The rate of sickness absence in the UK has fallen to its lowest level in 15 years, according to XpertHR.
Despite the Covid-19 (Coronavirus) pandemic, working time lost to sickness absence in 2020 dropped to just 2.2% in 2020, down from 2.7% in 2019 and 2.5% in 2018. The average employee took five days off sick last year, compared with 6.4 in 2019.
XpertHR, which gathered the data from 190 organisations via its annual survey on sickness absence, suggested that homeworking, shielding and the furlough scheme could have all potentially contributed to the decline in sickness absence last year. Employers could have also changed the way they reported sickness absence while staff were working from home.
Noelle Murphy, senior HR practice editor at XpertHR, believes that a fall in sickness absence is perhaps an unintended consequence of the restrictions put in place to mitigate Coronavirus, but considering that a large portion of the workforce was working from home, isolating, or working with strict safety measures, it is easy to understand this decline. She said hybrid working is set to pose new challenges for HR professionals.
She added: “We know that adaptations for the post pandemic world will touch each point in the employment lifecycle and people management – how we measure and manage sickness absences is no exception. It’s vital that HR professionals arm themselves with the right tools, data, and guides to shift their approach for this new world, ensuring ongoing effective management of sickness absence and employee wellbeing.”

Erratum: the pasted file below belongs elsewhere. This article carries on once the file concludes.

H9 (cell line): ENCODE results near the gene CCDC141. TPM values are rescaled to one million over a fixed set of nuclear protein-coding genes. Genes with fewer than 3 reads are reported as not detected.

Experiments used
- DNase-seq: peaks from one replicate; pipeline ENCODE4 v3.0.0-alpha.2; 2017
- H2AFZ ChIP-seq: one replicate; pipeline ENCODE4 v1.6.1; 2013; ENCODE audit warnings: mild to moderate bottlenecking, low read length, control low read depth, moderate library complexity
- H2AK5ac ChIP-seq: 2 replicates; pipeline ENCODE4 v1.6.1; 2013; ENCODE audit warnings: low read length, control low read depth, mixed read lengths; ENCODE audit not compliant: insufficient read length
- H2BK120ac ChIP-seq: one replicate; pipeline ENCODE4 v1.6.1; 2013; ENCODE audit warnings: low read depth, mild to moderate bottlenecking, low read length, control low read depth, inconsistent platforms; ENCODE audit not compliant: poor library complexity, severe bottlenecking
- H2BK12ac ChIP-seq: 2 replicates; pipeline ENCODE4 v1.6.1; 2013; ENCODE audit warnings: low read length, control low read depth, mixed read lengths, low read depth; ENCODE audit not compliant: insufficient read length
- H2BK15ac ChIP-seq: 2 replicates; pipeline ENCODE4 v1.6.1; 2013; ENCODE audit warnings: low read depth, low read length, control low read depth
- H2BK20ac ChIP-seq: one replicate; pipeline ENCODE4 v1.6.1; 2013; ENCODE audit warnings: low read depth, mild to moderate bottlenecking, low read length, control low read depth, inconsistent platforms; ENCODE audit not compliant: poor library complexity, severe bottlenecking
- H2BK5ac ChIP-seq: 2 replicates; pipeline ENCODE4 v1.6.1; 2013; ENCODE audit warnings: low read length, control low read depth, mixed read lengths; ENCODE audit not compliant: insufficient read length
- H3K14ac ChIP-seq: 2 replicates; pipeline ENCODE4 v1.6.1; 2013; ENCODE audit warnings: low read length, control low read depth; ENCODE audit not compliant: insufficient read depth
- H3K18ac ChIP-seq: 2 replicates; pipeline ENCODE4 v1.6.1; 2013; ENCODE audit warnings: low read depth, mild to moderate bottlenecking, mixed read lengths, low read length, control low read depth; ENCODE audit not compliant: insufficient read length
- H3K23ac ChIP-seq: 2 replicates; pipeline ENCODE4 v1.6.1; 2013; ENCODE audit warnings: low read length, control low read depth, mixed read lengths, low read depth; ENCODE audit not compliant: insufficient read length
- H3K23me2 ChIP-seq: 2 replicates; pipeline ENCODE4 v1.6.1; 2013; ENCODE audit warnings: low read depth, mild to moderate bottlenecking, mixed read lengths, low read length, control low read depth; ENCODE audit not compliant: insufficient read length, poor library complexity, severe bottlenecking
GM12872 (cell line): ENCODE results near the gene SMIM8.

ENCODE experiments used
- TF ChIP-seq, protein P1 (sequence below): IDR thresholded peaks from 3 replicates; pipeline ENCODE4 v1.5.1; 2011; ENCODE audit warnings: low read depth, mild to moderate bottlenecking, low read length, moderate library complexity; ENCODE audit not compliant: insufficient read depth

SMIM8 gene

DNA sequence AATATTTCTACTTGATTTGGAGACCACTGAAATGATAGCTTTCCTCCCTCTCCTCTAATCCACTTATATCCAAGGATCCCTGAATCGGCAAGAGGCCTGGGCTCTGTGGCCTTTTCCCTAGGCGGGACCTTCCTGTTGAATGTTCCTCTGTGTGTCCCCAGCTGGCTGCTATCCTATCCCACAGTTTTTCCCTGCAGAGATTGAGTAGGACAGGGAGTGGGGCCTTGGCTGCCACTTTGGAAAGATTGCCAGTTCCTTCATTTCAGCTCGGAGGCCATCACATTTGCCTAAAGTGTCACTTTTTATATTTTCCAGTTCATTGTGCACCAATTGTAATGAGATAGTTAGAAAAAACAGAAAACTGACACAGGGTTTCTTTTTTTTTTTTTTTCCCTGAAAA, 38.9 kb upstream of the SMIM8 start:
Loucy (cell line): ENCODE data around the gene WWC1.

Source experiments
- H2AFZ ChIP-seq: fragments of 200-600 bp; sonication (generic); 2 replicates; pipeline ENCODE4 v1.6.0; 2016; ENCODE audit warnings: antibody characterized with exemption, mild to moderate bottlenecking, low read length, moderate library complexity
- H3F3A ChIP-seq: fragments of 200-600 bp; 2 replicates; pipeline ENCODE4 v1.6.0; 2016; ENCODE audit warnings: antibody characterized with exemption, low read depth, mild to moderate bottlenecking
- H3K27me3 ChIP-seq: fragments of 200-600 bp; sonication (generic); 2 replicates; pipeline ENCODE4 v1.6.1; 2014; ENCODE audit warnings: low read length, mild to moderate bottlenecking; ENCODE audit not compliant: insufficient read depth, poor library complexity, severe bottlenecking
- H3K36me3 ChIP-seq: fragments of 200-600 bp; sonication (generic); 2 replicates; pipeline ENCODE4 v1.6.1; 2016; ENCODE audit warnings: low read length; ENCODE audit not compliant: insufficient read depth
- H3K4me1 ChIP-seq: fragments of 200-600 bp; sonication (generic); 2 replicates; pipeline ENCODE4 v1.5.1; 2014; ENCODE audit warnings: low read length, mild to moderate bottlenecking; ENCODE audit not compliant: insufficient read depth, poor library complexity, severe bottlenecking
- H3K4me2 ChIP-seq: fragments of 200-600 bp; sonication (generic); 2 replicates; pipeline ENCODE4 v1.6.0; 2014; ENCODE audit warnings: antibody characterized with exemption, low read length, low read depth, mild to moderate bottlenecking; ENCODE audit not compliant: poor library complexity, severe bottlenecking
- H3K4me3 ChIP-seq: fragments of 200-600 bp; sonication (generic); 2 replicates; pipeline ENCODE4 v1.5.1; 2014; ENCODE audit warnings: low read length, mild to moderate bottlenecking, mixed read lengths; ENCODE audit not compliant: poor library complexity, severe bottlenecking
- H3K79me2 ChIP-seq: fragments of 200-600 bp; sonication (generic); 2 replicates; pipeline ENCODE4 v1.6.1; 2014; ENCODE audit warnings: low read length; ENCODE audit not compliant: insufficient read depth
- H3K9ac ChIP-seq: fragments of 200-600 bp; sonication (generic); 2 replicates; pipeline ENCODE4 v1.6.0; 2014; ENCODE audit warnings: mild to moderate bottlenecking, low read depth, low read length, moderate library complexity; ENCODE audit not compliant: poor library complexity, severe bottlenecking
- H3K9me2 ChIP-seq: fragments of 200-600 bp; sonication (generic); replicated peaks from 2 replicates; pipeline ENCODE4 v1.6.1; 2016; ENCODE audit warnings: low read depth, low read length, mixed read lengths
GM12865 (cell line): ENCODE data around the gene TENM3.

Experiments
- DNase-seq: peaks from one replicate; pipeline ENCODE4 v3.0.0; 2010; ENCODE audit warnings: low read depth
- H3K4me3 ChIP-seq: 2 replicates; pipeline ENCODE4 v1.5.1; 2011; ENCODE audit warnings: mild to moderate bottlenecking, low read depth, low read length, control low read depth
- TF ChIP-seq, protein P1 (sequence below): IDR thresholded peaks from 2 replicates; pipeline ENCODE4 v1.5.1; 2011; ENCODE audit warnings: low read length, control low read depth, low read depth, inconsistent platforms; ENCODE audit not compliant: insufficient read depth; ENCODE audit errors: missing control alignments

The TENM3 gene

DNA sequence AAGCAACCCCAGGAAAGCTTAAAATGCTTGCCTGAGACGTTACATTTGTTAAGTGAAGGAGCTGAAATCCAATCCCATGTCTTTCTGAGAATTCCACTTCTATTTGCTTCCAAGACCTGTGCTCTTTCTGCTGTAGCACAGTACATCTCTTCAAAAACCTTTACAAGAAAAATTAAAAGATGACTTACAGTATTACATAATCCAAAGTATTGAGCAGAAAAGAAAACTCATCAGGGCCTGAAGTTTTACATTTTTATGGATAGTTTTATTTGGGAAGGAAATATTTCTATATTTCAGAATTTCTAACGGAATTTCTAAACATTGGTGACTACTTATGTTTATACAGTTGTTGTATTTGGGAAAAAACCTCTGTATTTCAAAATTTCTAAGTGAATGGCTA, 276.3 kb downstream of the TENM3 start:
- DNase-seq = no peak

XpertHR’s data showed that sectors where staff were unable to work from home during the pandemic saw higher levels of sickness absence. Thirty-eight per cent of manufacturing and production firms saw sickness absence rise, compared with 23% of private sector services firms.
Six in 10 private sector services companies recorded a drop in sickness absence.
The public sector saw the highest levels of sickness absence in 2020 at an average 2.8% of working days lost per employee. Many of these employees would have been working on the frontline and could have been more exposed to Coronavirus than employees in other sectors.
The cost of sickness absence in 2020 stood at a mean of £503 and a median of £390 per employee. In 2019 these figures were £544 and £568 respectively.